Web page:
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Infant autonomic nervous system response and recovery: Associations with maternal risk status and infant emotion regulation

Published online by Cambridge University Press:  17 June 2016

Jill Suurland*
Affiliation:
Leiden University
Kristiaan B. van der Heijden
Affiliation:
Leiden University
Hanneke J. A. Smaling
Affiliation:
Leiden University
Stephan C. J. Huijbregts
Affiliation:
Leiden University
Stephanie H. M. van Goozen
Affiliation:
Leiden University Cardiff University
Hanna Swaab
Affiliation:
Leiden University Cardiff University
*
Address correspondence and reprint requests to: Jill Suurland, Department of Clinical Child and Adolescent Studies, Leiden University, Wassenaarseweg 52, Box 9555, 2300 RB Leiden, The Netherlands; E-mail: suurlandj@fsw.leidenuniv.nl.

Abstract

This study examined whether risk status and cumulative risk were associated with autonomic nervous system reactivity and recovery, and emotion regulation in infants. The sample included 121 6-month-old infants. Classification of risk status was based on World Health Organization criteria (e.g., presence of maternal psychopathology, substance use, and social adversity). Heart rate, parasympathetic respiratory sinus arrhythmia, and sympathetic preejection period were examined at baseline and across the still face paradigm. Infant emotion regulation was coded during the still face paradigm. Infants in the high-risk group showed increased heart rate, parasympathetic withdrawal, and sympathetic activation during recovery from the still face episode. Higher levels of cumulative risk were associated with increased sympathetic nervous system activation. Moreover, increased heart rate during recovery in the high-risk group was mediated by both parasympathetic and sympathetic activity, indicating mobilization of sympathetic resources when confronted with socioemotional challenge. Distinct indirect pathways were observed from maternal risk to infant emotion regulation during the still face paradigm through parasympathetic and sympathetic regulation. These findings underline the importance of specific measures of parasympathetic and sympathetic response and recovery, and indicate that maternal risk is associated with maladaptive regulation of stress early in life reflecting increased risk for later psychopathology.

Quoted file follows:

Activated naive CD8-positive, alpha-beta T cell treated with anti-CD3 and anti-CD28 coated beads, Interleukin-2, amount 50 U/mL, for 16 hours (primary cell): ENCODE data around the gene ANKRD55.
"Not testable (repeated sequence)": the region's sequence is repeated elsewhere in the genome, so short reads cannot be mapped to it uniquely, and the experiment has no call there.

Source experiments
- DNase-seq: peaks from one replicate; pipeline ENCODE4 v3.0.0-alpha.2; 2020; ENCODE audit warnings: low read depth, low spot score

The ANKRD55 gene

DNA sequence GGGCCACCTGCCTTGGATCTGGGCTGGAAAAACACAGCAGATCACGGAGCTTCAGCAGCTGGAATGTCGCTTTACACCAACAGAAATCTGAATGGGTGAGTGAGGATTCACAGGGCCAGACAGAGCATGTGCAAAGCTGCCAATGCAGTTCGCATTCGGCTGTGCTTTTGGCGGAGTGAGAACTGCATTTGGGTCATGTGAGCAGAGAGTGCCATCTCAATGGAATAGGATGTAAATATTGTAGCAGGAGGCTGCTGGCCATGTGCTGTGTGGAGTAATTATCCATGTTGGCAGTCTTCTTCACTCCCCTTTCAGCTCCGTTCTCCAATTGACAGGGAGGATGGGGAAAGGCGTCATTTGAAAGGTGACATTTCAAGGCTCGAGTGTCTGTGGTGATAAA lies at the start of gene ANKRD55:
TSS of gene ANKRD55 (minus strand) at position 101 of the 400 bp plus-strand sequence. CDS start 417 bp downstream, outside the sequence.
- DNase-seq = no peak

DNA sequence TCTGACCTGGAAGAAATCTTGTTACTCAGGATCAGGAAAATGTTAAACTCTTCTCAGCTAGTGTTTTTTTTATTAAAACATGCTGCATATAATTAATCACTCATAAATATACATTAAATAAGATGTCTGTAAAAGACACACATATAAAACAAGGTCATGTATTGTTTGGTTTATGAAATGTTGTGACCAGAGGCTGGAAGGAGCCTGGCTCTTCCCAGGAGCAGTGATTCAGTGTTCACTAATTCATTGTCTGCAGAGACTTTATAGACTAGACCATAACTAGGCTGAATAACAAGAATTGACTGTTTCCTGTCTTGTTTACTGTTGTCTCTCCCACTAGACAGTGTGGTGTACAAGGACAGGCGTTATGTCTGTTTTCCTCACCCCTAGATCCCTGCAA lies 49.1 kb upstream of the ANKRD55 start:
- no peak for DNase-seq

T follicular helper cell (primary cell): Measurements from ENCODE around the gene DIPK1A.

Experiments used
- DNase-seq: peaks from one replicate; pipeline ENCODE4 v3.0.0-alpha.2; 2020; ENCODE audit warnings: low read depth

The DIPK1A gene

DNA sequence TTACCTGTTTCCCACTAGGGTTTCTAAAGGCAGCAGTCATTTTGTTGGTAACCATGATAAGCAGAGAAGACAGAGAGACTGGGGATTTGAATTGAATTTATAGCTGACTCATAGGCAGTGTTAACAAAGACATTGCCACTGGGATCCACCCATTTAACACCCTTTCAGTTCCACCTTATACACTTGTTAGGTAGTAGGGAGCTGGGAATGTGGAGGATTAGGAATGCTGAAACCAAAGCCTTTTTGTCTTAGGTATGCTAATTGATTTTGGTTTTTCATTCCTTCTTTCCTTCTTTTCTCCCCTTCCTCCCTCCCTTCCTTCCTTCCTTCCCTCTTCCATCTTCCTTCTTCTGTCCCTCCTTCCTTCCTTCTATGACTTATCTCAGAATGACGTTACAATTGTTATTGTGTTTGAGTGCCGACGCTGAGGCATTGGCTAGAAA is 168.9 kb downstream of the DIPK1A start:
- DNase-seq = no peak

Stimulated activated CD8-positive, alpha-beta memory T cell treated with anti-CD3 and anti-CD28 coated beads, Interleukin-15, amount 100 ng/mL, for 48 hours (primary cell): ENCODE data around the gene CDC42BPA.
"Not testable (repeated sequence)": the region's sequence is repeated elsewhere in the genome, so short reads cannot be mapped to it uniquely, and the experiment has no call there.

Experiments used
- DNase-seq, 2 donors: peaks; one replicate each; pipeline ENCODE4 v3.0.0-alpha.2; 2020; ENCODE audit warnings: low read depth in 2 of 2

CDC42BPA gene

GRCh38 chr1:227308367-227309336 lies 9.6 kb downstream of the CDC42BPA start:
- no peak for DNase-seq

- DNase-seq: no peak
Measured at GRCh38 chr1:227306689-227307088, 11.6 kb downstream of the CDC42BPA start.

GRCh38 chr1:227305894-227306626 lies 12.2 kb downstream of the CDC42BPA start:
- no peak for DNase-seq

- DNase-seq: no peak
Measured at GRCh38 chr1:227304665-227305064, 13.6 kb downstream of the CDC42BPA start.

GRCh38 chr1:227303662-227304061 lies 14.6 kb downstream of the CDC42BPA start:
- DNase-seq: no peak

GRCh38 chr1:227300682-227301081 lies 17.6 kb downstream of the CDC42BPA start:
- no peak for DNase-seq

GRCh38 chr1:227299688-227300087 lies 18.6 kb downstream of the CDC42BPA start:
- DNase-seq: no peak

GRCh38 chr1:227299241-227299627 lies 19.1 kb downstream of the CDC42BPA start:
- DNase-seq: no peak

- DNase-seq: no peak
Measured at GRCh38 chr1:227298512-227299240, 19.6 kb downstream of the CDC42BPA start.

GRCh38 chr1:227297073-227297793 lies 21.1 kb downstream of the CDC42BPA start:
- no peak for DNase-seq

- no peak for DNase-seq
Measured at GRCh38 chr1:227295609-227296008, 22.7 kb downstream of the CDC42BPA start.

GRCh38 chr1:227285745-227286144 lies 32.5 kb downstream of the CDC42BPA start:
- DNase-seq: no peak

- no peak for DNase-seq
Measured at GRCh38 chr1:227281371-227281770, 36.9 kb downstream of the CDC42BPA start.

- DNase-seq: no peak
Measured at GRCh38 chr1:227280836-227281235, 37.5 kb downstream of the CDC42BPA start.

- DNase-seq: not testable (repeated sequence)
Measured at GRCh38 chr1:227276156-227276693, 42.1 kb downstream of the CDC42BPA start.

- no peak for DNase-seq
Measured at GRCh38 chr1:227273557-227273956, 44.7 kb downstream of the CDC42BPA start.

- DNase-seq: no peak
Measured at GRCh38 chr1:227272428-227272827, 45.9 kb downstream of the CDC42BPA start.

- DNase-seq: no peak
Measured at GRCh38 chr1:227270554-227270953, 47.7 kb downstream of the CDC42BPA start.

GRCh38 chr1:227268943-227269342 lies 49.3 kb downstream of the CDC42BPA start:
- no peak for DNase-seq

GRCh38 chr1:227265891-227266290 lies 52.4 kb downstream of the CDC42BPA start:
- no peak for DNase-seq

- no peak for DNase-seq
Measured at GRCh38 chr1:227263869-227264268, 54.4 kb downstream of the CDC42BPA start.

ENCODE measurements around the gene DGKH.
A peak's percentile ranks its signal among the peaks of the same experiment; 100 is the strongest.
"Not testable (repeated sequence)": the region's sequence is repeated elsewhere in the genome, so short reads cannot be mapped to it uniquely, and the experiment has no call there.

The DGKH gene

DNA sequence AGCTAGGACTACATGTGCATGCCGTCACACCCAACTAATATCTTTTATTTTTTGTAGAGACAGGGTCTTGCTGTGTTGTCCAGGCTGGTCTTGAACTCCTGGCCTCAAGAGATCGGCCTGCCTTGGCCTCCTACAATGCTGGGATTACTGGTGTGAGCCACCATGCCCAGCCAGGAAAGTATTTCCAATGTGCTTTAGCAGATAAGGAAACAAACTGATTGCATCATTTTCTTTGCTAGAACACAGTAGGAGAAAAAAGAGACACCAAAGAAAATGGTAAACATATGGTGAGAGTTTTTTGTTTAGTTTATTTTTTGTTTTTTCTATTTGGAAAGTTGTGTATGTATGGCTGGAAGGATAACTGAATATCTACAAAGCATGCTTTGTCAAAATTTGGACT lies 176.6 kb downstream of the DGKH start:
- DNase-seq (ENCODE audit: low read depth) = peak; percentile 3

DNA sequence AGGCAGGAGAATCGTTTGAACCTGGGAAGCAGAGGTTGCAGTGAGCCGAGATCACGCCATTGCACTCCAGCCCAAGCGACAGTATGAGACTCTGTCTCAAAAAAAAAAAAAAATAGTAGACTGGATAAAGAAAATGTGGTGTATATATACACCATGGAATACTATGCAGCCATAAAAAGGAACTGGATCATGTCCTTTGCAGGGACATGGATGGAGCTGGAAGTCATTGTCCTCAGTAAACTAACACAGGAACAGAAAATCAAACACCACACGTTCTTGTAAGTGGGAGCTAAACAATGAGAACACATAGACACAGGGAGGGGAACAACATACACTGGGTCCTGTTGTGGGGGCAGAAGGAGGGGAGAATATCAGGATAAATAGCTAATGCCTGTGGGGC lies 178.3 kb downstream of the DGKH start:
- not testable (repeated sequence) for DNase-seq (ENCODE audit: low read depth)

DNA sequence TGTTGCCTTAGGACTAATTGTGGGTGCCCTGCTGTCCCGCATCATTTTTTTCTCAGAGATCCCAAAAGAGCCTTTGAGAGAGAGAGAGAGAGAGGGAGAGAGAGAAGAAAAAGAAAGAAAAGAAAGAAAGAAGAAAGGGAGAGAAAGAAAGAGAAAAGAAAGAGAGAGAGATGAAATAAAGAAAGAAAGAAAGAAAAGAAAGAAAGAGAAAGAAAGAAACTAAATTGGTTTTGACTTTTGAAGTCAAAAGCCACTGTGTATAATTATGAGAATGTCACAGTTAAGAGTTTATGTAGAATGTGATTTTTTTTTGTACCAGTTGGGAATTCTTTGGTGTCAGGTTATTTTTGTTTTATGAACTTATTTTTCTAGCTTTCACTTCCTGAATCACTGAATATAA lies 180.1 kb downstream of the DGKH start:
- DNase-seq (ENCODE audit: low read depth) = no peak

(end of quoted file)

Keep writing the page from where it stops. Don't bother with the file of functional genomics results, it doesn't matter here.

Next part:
Type
Regular Articles
Copyright
Copyright © Cambridge University Press 2016 

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Footnotes

This study is part of MINDS-Leiden (H.S. and S.H.M.v.G., Principal Investigators). The authors thank all families for their participation and the research assistants who contributed to the data collection. This study was funded by Grant 056-23-001 from the National Initiative for Brain and Cognition Research supported and coordinated by the Netherlands Organization for Scientific Research.

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